Organizers are promising to focus on substance when eight Republicans face off on the main stage for the GOP's fourth presidential debate.
While that's the plan, big personalities and rising tensions in the unsettled 2016 field could make for an unpredictable Tuesday evening in Milwaukee. Donald Trump and Ben Carson are fighting to maintain their places atop the polls, while others — including Jeb Bush — are fighting for their political survival in the 9 p.m. EST event.
With the fewest people on stage so far this Republican primary season, the candidates will get more time to make their individual cases and distinguish themselves from their rivals.
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Some things to look for in the two-hour debate:
Debate host Fox Business Network is promising to focus on substantive issues, a response to those who accused last month's CNBC debate of focusing too much on politics and "gotcha" questions. Some candidates should be careful what they ask for. A substantive debate on detailed policy could present challenges for outsider candidates Ben Carson and Donald Trump. The pair is leading most polls largely based on the strength of their personalities, not their command of public policy. Carson, a retired neurosurgeon, has sometimes struggled when challenged to explain his prescriptions for the nation's problems. A more focused debate could help the experienced candidates stand out. But with Trump in the middle of the stage, it remains to be seen whether organizers can keep politics and personalities from dominating the night.
CAN JEB FIX IT?
The last debate was a disaster for Jeb Bush, whose attack on rival Marco Rubio backfired and thrust his anemic candidacy into crisis mode. He launched a so-called comeback tour days later in a bus emblazoned with the unintentionally ironic slogan, "Jeb can fix it." Based on his performance in the first three debates, the former Florida governor has a lot to fix. He has struggled to be aggressive in previous debates and failed to stand out on policy, which should be his strength. The self-described introvert may never dominate in a debate of big personalities, but he'll need to avoid another disaster if he expects to rescue his campaign. He can't fix it all at once with a strong performance Tuesday, but he can give his comeback some badly needed momentum.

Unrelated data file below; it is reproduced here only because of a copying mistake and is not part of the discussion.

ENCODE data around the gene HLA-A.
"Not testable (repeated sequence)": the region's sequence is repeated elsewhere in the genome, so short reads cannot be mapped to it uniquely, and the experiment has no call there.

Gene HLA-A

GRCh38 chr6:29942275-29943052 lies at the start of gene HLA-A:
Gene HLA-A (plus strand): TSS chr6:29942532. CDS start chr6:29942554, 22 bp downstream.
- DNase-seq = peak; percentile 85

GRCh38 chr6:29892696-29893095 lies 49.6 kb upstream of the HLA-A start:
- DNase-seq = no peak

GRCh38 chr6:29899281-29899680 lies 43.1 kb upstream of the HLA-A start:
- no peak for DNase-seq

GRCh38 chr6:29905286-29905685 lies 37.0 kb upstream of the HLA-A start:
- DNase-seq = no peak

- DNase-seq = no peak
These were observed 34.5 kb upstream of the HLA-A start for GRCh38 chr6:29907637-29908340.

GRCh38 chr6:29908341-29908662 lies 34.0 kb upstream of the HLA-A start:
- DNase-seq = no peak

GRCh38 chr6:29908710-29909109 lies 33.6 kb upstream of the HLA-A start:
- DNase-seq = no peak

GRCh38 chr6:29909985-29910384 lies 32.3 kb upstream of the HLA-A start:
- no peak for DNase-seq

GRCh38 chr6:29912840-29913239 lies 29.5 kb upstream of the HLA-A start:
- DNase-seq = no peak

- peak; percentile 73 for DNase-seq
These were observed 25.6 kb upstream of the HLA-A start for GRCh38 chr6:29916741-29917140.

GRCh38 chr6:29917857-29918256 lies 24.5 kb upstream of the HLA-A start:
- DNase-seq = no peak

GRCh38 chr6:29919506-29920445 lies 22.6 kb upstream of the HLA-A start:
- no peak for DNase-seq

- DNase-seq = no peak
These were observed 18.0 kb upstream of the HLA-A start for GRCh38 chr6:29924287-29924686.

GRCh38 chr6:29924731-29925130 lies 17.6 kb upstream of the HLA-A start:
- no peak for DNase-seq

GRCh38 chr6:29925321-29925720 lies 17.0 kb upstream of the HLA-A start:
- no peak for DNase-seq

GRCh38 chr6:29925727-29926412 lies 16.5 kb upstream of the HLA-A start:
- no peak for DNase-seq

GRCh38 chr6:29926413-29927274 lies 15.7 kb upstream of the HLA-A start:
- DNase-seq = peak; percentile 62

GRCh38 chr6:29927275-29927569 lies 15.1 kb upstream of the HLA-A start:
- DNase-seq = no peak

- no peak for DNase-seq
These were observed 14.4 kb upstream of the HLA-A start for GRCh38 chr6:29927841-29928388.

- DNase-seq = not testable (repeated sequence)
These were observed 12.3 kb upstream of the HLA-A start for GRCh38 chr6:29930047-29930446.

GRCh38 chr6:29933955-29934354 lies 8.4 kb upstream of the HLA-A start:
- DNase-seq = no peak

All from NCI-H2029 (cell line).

SCHOLARSHIP ON STAGE
Ben Carson has faced a firestorm of controversy in recent days over questions about his background. Among them, his claim of a scholarship offer to the United States Military Academy at West Point despite having never applied. Carson's supporters have rallied around him in recent days and blamed the media for his troubles. And Carson's campaign says the scrutiny has energized him as never before. It's also pushed him to change his strategy. Aides say he's planning to defend himself far more aggressively than he has in the first three meetings. It's unclear, however, whether the soft-spoken Carson can play the aggressor on a stage with more aggressive opponents. His bigger challenge Tuesday night could be policy. As a former neurosurgeon, Carson has little background with key issues such as economics, foreign policy, Social Security or national security.
Marco Rubio emerged from the last debate as one of the clear winners, yet questions remain about his ability to build upon his newfound momentum. Look for his opponents to do everything they can to stop him. Both Jeb Bush and Donald Trump have identified Rubio as their chief rival. Trump in particular has intensified attacks in recent days, calling Rubio "a lightweight choker" and "a highly overrated politician" in a series of tweets on the eve of the debate. Rubio won a pointed exchange with Bush in the last meeting, but the target on his back is growing. To become a winner Tuesday night, he'll have to respond to direct attacks from Trump, a far more skilled showman than Bush.
A quiet consensus is emerging among many Republicans that Ted Cruz is poised to become a major player in the 2016 contest. The freshman senator scored points in the last debate by lashing out at the moderators. But media bashing alone won't give Cruz a path to his party's nomination. Cruz is courting the same bloc of voters now leaning toward Donald Trump and Ben Carson. To truly emerge as a top-tier candidate, he needs one of the two — if not both — to fall. Cruz has so far resisted attacking them publicly. With just two debates remaining before the Iowa caucuses, the Texas senator doesn't have much time to make his move. Watch to see whether he continues to play nice or begins to distinguish himself from his outsider rivals.